Restrictions on ports asset sales raised by ACCC

Greg Cameron

Greg Cameron

The ACCC is ”concerned by any restrictions imposed by Governments which have the purpose or effect of substantially lessening competition”.

The ACCC is ”continuing its engagement with parties involved in the privatisation of ports in New South Wales.”

The ACCC raised the issues in its just released ”Container stevedoring monitoring report no. 16”.

”The ACCC encourages early engagement from State governments on any competition issues that may arise in relation to the proposed sale structures or sale conditions for any monopoly or near monopoly assets, including any restrictions on competition proposed in the arrangements. Such restrictions may be unlawful and could be unenforceable,” the ACCC said.

A container terminal at the Port of Newcastle would compete with Port Botany initially for the northern NSW trade. It would also provide the base-load freight to build a rail freight bypass of Sydney, between the Port of Newcastle and Glenfield. A proposal in late 2010 to build a container terminal at the Port of Newcastle was investigated by the ICAC earlier this year.

Whereas Port Botany is a truck-based container terminal, Newcastle would be rail-based.

The NSW Government forecasts a four-times increase in container truck movements between Port Botany and western Sydney by 2046. Trucks are forecast to carry 7 million teu in 2046 and rail will carry 3.9 million teu. No details have been offered as to how rail capacity will increase from the forecast 1.6 million teu in 2031. But if the rail capacity target is not reached there will be even more truck movements.

A benefit-cost analysis would show the worth of removing all freight from the existing rail network so that it can be used 100 per cent for passengers.

Port Botany suffers a competitive disadvantage because containers are trucked between the port and western Sydney and goods are then trucked between western Sydney and northern NSW.

Newcastle’s natural advantage of proximity to market is defeated if a fee has been placed on container movements. The NSW Greens placed a series of questions on the parliament notice paper, two of which are:

Is compensation payable to the Port Botany leaseholder if container movements exceed an annual threshold at the Port of Newcastle?

Is the Port of Newcastle leaseholder required to pay the Government a fee for container movements through the Port of Newcastle on the same or similar terms as the Government is required to compensate the Port Botany leaseholder?

If a fee is payable on container movement at the Port of Newcastle it is a reasonable conclusion that no-one is interested in developing a loss-making business. No-one understands this better than the ACCC.

In its report, ACCC said that its attention was drawn to port lease arrangements from an article in The Newcastle Herald published on 11 May 2014. The Herald reported: ”The government has confirmed it leased Botany with a clause that prevented Newcastle from competing against it with a container terminal. And the Newcastle lease is believed to contain a similar undertaking.”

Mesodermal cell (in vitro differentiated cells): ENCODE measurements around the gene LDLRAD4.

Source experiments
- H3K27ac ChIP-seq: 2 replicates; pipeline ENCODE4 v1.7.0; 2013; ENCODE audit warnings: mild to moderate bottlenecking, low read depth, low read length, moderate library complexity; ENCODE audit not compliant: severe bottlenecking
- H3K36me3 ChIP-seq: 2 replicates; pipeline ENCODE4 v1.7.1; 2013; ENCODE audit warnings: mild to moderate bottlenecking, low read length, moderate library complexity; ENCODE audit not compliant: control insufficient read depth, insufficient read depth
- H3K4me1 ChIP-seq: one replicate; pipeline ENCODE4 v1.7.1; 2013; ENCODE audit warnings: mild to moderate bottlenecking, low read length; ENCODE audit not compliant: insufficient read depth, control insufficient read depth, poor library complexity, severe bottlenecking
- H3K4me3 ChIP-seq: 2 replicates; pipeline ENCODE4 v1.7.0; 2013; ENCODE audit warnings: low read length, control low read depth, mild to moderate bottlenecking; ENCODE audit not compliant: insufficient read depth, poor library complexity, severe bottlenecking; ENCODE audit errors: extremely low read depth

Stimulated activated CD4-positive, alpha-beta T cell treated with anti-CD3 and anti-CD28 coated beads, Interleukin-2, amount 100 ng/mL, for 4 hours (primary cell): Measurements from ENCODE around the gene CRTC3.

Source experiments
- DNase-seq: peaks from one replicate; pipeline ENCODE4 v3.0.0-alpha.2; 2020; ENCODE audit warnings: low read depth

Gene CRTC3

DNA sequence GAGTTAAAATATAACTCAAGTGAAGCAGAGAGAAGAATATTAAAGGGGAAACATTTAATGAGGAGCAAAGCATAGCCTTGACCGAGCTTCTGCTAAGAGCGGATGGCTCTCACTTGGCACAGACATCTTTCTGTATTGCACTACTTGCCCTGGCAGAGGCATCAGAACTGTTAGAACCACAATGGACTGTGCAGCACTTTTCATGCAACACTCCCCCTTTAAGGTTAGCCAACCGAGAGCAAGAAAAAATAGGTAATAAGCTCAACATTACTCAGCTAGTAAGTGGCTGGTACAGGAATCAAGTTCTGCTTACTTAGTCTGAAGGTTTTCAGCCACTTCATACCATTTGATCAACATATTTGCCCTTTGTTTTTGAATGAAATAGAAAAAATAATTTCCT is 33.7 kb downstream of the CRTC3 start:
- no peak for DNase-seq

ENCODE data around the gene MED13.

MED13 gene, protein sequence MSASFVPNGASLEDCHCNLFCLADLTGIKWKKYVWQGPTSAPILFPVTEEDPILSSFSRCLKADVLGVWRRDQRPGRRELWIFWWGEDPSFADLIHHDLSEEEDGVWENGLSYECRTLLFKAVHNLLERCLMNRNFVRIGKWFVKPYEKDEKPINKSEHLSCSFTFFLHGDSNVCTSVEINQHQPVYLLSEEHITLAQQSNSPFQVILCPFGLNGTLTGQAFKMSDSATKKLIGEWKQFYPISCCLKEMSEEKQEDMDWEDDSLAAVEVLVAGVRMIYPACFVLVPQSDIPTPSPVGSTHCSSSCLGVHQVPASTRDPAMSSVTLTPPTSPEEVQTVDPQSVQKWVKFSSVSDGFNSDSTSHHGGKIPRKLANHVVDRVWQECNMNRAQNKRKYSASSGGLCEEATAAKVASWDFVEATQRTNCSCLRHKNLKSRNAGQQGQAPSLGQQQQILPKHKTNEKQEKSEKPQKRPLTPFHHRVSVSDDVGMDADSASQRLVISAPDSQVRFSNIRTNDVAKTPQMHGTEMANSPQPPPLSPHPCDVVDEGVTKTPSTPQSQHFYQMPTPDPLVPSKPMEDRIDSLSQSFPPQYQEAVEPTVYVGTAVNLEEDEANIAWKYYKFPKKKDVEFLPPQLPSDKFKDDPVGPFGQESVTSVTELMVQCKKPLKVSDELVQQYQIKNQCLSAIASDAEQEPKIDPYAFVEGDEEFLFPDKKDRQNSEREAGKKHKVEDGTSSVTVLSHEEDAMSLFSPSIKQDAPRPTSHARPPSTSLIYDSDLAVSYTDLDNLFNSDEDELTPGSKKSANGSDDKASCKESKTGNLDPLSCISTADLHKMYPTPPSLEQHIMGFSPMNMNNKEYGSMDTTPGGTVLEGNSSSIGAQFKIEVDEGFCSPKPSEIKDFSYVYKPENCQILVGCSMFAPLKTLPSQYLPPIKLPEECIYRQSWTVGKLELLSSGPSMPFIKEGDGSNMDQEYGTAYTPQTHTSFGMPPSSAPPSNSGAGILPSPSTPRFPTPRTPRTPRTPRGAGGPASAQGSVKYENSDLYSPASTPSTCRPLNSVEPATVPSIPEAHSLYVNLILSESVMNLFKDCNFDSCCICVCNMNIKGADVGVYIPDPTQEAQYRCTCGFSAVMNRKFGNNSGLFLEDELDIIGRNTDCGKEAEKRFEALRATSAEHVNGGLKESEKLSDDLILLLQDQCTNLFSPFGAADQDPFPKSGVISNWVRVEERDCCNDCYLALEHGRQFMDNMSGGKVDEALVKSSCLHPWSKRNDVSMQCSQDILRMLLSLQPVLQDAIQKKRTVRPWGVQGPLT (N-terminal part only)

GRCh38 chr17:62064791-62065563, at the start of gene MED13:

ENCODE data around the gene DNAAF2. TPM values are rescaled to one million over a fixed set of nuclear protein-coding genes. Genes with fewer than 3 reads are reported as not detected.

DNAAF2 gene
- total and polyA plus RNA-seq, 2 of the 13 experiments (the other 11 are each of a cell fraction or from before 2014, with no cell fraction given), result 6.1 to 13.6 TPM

Leasing arrangements for Port Botany and the Port of Newcastle reflected the Coalition’s policy that Port Kembla will be the State’s next container terminal once Port Botany reaches capacity.

Under the government’s heavy vehicle transport forecasts, there is no container terminal at Port Kembla in 2046 when Port Botany container movements are set to reach 10.9 million teu, up from 2.2 million teu in 2013.

If any restrictions in any lease arrangements are unlawful, obviously, it is in the public interest that they are rectified. One solution to competition ”issues” would be for NSW Ports and Port of Newcastle Investments to combine their resources and become a rail freight operator for containers between Newcastle and an intermodal terminal at Eastern Creek or Badgerys’s Creek. General freight that currently enters Sydney by truck can also  be carried by rail.

A rail freight bypass is NSW Government policy.

As The Newcastle Herald observed on 31 October: ”The Coalition, far from undoing the wrong perpetrated on Newcastle by its political opponents, has simply set the inequity in stone by inserting terms into its port sale agreements that effectively shut Newcastle out of competing for a serious slice of the container trade.”

The challenge before the NSW Government is to clear the record.

Greg Cameron
29 Eddy Crescent
Florey ACT 2615
02 62598145


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One Response to Restrictions on ports asset sales raised by ACCC

  1. Greg Cameron says:

    Questions sent to
    Mr Rod Sims

    Dear Mr Sims,

    I refer to comment about ports privatisation in the ACCC’s ”Container stevedoring monitoring report number 16”, at page 21.

    May I ask:

    When did the ACCC become aware of a cap on container numbers at the Port of Newcastle?

    Does the ACCC consider that the cap reduces competition between container terminals?

    Does the ACCC consider that the cap may be unlawful?

    Yours faithfully,

    Greg Cameron

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